Janet Yellen says government won’t offer ‘blanket insurance’ of bank deposits

Daily Caller News Foundation

Treasury Secretary Janet Yellen told lawmakers Wednesday that the Federal Deposit Insurance Corporation (FDIC) wouldn’t be offering “blanket insurance” for all U.S. bank deposits in the wake of the collapse and bailout of depositors at two major financial institutions.

Instead, the FDIC will only be safeguarding deposits at banks whose failures are designated as systemic risks in order to prevent bank runs from spreading to other financial institutions, Yellen told lawmakers during a Senate Appropriations Committee hearing. Federal regulators rescued depositors at Silicon Valley Bank and Signature Bank following their collapses, citing systemic risk.

Republican Sen. Bill Hagerty of Tennessee asked Yellen if insuring every deposit over $250,000 at every FDIC-insured bank would require congressional approval.

“I have not considered or discussed anything having to do with blanket insurance or guarantees of deposits,” Yellen responded.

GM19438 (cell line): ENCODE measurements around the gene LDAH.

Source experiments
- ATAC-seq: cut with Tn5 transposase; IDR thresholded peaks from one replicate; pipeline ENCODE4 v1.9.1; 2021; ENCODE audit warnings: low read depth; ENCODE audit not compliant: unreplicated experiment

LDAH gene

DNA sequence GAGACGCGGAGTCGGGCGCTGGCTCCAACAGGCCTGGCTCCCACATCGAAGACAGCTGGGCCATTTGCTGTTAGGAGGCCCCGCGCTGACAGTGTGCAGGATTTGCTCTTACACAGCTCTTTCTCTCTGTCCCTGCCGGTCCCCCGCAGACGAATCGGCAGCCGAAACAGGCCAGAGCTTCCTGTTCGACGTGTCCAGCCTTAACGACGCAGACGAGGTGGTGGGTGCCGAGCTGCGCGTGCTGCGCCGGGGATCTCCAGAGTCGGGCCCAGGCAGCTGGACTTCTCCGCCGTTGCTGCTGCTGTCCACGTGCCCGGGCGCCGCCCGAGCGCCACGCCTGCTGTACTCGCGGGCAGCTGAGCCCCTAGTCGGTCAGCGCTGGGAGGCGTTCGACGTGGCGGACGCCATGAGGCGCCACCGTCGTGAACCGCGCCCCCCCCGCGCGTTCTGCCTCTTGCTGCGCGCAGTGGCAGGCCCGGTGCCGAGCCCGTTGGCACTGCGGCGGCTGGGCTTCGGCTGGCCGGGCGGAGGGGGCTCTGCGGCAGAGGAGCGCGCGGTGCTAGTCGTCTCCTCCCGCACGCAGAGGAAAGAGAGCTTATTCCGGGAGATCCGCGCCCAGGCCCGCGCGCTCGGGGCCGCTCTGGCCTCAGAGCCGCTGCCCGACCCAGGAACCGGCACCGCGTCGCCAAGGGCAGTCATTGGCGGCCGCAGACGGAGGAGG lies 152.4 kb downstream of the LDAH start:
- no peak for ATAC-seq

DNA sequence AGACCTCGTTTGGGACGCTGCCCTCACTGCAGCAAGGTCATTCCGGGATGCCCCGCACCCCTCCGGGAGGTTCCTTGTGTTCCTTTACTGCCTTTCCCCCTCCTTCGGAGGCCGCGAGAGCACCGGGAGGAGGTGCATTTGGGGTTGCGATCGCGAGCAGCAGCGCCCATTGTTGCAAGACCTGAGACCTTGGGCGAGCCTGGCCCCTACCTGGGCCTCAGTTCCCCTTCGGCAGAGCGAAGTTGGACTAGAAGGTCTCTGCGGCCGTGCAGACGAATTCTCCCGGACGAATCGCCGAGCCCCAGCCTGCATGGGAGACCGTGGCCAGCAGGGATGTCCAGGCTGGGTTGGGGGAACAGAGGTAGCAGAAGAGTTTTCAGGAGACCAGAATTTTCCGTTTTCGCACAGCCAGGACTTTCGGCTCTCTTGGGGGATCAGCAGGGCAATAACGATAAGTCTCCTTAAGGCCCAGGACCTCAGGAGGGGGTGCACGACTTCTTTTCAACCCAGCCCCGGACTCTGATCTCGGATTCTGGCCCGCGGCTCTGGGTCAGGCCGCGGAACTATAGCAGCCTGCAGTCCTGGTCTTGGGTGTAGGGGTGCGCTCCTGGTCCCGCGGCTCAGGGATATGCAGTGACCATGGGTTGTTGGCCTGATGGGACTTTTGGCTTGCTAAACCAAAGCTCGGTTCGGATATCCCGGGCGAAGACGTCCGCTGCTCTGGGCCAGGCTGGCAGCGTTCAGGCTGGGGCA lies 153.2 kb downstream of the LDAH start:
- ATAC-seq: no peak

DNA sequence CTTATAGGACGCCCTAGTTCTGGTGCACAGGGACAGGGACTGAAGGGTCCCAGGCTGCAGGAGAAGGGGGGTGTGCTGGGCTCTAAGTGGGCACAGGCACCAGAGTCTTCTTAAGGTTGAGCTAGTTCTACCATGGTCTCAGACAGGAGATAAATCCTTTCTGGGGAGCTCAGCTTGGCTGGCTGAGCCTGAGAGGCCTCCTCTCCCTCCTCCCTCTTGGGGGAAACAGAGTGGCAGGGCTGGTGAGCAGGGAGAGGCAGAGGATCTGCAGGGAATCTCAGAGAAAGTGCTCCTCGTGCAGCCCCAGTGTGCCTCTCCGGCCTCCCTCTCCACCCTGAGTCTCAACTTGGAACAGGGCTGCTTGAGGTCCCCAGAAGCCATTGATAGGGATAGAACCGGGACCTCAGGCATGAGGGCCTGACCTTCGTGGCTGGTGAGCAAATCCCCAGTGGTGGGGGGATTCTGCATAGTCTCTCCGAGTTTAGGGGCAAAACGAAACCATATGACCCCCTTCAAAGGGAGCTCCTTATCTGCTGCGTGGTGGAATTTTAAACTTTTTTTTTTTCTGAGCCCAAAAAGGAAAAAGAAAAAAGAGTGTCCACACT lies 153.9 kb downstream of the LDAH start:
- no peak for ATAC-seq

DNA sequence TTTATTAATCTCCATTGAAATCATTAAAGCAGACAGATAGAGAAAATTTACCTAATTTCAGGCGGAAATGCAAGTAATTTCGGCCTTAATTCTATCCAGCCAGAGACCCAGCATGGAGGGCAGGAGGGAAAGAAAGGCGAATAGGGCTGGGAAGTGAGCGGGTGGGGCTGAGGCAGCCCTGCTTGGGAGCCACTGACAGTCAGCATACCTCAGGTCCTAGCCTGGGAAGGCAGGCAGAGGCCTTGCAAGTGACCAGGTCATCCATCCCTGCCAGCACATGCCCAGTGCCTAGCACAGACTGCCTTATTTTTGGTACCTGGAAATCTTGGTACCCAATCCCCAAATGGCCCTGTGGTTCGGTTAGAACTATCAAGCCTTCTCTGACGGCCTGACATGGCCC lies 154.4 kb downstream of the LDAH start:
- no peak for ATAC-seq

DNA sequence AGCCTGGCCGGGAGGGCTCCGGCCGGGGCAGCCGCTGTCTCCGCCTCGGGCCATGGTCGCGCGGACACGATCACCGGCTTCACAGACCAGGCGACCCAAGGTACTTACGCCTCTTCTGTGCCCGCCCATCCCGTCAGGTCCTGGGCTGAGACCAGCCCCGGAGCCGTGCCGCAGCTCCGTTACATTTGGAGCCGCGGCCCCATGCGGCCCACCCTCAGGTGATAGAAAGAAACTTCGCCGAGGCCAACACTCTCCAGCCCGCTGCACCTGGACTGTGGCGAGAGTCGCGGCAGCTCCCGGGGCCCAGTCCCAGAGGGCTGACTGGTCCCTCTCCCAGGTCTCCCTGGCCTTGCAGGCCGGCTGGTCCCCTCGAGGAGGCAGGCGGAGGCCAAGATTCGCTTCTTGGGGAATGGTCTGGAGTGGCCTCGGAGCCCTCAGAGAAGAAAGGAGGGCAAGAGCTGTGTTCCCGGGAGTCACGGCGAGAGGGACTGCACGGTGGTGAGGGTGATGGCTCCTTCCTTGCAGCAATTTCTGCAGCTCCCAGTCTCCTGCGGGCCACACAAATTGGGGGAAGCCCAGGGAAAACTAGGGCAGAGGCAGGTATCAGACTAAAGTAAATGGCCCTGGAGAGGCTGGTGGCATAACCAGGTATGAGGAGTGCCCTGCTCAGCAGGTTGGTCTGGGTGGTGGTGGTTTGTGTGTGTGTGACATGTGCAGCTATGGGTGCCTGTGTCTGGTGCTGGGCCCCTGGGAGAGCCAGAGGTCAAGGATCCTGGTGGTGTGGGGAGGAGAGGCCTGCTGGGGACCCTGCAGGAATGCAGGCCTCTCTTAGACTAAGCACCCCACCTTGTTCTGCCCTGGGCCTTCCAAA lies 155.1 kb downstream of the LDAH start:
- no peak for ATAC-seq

Rather, the FDIC will evaluate institutions on a case-by-case basis, Yellen said, echoing the same policy stance she espoused on Tuesday when she said there could be bailouts for more banks, but only if their failures may cause a contagion.

Despite Yellen’s remarks, U.S. Treasury officials are reportedly studying methods to temporarily expand FDIC coverage, following a request from the Mid-Size Bank Coalition of America (MBCA). MBCA consists of as many as 110 banks with assets as high as $100 billion and the group asked regulators to cover all deposits for the next two years, arguing it is necessary to stave off a potential financial crisis, Bloomberg reported.

Yellen amassed over $7 million in speaking fees from dozens of companies in the two years before she was confirmed as Treasury secretary. These included Goldman Sachs, Bank of America, Citi, Credit Suisse, UBS, Charles Schwab, and many more, according to Yellen’s public financial disclosure report.

As part of the CARES Act, Congress temporarily authorized the FDIC to remove the $250,000 cap on insured deposits to stop potential bank runs during the COVID-19 pandemic, according to CNBC.

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